A Rise In Fire Prevention

The community sees us fighting fire, but they rarely see us preventing fire through inspections, code enforcement, and education. Fighting fire is, and always will be, needed. But our overall mission to save lives and protect property should have just as much, if not more, emphasis before the fire.

Data Driven Decisions

More decisions are made by data today. Data provides a better picture of past history and future trends that can identify safer practices, more effective strategies, and lower operating costs. Expect more radical approaches to the long-rooted staffing and deployment models to meet changing needs throughout the communities and peak demand times.

Expanded Duties

Saving lives and protecting property is why the fire service exists. But it will mean more than just fighting fires. Fire departments can expect to be called on and used for more emergency and non-emergency situations than ever before. More education to increase situation awareness and decision making combined with a strong skill-based training will be required to meet a multitude of dangerous and chaotic situations.

More information. The need for more prevention. More things to do and more threats coming our way. Open-mindedness and a far reaching vision will keep the fire service in the “game of change” this year.

What changes do you see coming in 2016? How will you address them?

What We Learned From Each Other About Building A Command

3 days of training on how to calm the chaos at a mega event

It all began with a high rise fire at the Phoenix Towers on Singer Island, Florida. Fire crews knew the building and had responded their many times for this type of event, a fire alarm. What they thought might be a routine alarm, suddenly became a mega event, full of the chaos that comes from a high rise building where upper floors are filled with smoke and lots of occupants need help. They also discovered they needed some help too.

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The Phoenix Towers condominium on Singer Island, Florida. Photo by Billy Schmidt.

The Riviera Beach Fire-Rescue Department serves the City of Riviera Beach, Florida, which includes Singer Island. The Department has 4 stations located throughout the city, each housing a fire suppression unit and a medical transport unit. Every day there is a minimum of 17 personnel on duty including one battalion chief. It’s a diverse city that keeps the fire department busy on any given day.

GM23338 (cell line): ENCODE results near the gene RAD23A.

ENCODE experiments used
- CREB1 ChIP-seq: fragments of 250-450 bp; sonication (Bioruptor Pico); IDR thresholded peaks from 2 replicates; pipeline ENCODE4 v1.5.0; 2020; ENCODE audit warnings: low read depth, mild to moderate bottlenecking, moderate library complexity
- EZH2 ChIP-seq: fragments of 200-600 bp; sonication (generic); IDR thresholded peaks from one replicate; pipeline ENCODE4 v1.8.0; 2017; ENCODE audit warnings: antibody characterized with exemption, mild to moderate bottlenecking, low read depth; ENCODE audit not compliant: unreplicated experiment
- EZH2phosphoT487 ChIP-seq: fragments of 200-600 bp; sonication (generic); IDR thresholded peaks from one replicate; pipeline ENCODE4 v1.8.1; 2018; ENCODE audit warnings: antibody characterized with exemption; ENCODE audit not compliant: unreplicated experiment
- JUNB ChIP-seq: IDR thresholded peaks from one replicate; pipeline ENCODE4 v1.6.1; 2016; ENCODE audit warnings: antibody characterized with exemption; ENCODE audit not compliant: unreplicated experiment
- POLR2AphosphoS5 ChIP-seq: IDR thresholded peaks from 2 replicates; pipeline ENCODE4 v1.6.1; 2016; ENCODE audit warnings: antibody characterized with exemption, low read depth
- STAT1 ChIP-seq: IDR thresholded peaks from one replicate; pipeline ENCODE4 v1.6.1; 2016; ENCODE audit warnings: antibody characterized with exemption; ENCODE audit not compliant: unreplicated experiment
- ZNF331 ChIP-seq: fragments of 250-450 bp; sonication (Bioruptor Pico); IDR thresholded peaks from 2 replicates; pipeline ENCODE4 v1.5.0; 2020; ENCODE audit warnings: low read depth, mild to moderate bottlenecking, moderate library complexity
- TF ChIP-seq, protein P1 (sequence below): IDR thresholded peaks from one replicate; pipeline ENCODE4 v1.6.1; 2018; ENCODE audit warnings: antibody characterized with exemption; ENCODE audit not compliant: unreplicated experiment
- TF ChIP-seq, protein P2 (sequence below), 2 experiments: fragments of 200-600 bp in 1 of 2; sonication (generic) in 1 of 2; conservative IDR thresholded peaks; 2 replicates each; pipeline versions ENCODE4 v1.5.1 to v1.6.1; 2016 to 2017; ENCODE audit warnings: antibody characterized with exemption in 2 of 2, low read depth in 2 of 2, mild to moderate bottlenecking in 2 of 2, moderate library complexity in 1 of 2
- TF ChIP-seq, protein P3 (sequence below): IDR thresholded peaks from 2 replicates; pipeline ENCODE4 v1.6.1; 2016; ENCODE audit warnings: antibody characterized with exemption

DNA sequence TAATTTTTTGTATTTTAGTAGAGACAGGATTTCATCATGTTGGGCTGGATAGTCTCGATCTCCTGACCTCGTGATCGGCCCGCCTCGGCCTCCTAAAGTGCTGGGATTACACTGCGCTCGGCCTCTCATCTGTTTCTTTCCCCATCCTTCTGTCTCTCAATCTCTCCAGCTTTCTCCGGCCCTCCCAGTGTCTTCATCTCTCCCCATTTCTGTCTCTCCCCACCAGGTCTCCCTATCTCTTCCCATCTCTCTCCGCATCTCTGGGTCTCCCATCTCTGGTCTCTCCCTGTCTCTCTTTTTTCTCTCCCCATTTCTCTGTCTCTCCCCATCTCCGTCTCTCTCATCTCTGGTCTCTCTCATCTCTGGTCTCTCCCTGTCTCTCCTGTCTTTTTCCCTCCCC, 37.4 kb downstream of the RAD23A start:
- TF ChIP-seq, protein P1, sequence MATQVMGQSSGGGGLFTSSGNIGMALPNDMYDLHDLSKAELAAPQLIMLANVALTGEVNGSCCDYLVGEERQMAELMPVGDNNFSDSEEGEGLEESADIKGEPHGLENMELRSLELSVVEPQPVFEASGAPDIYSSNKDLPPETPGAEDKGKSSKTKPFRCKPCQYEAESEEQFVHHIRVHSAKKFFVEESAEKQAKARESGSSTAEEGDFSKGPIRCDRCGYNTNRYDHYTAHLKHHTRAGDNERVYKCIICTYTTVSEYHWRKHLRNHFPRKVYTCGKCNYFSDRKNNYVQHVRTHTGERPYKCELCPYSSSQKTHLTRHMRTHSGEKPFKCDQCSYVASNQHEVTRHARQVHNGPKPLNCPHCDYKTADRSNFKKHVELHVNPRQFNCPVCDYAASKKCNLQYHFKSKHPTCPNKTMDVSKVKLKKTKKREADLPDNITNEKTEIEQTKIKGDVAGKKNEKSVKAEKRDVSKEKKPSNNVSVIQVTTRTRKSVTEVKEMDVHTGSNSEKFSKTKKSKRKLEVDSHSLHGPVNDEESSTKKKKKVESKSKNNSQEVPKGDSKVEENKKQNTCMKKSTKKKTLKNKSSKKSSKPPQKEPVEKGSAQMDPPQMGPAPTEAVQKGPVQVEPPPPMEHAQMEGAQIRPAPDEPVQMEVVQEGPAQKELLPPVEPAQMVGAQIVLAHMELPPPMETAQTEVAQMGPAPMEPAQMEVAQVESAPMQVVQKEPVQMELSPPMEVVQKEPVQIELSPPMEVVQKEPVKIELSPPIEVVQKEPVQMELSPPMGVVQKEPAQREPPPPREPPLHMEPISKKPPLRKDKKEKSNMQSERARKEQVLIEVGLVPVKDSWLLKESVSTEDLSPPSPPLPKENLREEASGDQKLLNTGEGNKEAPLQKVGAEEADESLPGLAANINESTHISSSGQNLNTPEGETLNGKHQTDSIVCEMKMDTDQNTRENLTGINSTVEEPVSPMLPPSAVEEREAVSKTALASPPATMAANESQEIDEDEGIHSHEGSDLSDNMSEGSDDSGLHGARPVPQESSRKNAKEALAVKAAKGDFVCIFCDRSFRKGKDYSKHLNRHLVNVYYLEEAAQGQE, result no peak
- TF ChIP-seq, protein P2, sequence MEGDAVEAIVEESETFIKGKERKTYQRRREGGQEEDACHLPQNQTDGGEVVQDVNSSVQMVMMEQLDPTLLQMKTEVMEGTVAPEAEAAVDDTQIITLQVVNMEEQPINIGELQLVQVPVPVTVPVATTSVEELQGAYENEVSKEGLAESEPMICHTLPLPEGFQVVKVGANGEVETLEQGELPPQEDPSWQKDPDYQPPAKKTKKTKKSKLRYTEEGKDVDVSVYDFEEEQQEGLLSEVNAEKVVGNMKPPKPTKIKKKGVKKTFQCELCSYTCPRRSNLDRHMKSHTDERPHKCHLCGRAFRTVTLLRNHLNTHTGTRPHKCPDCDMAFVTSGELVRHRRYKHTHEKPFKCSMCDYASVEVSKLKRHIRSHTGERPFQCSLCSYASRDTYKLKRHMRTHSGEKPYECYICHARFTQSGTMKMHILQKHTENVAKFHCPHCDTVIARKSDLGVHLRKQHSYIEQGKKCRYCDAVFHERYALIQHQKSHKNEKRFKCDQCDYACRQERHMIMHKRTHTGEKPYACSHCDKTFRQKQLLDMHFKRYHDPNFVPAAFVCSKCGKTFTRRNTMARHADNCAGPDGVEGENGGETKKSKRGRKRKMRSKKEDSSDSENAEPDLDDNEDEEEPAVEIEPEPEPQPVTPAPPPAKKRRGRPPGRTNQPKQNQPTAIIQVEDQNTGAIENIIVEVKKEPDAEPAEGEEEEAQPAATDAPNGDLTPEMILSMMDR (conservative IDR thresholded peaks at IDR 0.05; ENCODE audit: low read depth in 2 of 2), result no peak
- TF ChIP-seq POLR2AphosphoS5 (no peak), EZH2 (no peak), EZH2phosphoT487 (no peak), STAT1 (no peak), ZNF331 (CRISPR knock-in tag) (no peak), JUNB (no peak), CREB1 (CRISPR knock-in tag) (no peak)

The fire occurred at 1721 hours on a Sunday evening in a 25-story residential high-rise building. Initially dispatched to a fire alarm, units arrived and reported “nothing showing from the exterior.” An investigation revealed a smoke detector activation in the penthouse and several residents stating there was smoke in the hallways on the upper floors. Requests were made by the first-arriving crews to upgrade to a high-rise response and for additional units to assist with evacuation. The requests were denied by the responding battalion chief because there were multiple other calls in the city at the same time and their resources were stretched. The crews ascended the stairs and confirmed the presence of light to moderate smoke on floors 14 to 16. When they reached the remaining floors they encountered heavy smoke and several occupants needing assistance. The battalion chief arrived on scene and assumed command. The crews informed command of the smoke conditions and again requested more units for assistance. Command requested that dispatch upgrade the alarm to a full high-rise response and to send additional units for assistance. After some time, the crews found the origin of the fire and extinguished it with a dry chemical extinguisher. Resources from surrounding agencies, including tactical units and command staff, arrived on scene and assisted with ventilation and the successful evacuation of all occupants. There were no civilian or firefighter injuries or deaths. The entire incident lasted approximately 6 hours.